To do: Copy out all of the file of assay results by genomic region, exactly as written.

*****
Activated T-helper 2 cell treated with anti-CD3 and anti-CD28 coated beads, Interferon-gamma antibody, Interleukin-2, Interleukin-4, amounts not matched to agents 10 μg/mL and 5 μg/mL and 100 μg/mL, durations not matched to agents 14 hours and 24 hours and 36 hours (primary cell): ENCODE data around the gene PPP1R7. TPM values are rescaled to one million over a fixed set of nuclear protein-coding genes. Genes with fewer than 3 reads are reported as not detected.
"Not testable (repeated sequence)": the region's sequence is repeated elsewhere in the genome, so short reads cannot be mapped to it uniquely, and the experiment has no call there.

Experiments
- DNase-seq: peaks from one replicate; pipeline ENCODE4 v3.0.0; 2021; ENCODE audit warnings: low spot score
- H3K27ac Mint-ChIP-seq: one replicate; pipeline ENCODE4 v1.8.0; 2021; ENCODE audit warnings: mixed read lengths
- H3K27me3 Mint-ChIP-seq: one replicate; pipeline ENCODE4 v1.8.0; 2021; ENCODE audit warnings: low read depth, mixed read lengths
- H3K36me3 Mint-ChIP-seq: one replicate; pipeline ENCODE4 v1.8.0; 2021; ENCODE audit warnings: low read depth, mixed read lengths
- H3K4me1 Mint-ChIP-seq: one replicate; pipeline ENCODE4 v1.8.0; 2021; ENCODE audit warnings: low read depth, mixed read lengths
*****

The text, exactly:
Activated T-helper 2 cell treated with anti-CD3 and anti-CD28 coated beads, Interferon-gamma antibody, Interleukin-2, Interleukin-4, amounts not matched to agents 10 μg/mL and 5 μg/mL and 100 μg/mL, durations not matched to agents 14 hours and 24 hours and 36 hours (primary cell): ENCODE data around the gene PPP1R7. TPM values are rescaled to one million over a fixed set of nuclear protein-coding genes. Genes with fewer than 3 reads are reported as not detected.
"Not testable (repeated sequence)": the region's sequence is repeated elsewhere in the genome, so short reads cannot be mapped to it uniquely, and the experiment has no call there.

Experiments
- DNase-seq: peaks from one replicate; pipeline ENCODE4 v3.0.0; 2021; ENCODE audit warnings: low spot score
- H3K27ac Mint-ChIP-seq: one replicate; pipeline ENCODE4 v1.8.0; 2021; ENCODE audit warnings: mixed read lengths
- H3K27me3 Mint-ChIP-seq: one replicate; pipeline ENCODE4 v1.8.0; 2021; ENCODE audit warnings: low read depth, mixed read lengths
- H3K36me3 Mint-ChIP-seq: one replicate; pipeline ENCODE4 v1.8.0; 2021; ENCODE audit warnings: low read depth, mixed read lengths
- H3K4me1 Mint-ChIP-seq: one replicate; pipeline ENCODE4 v1.8.0; 2021; ENCODE audit warnings: low read depth, mixed read lengths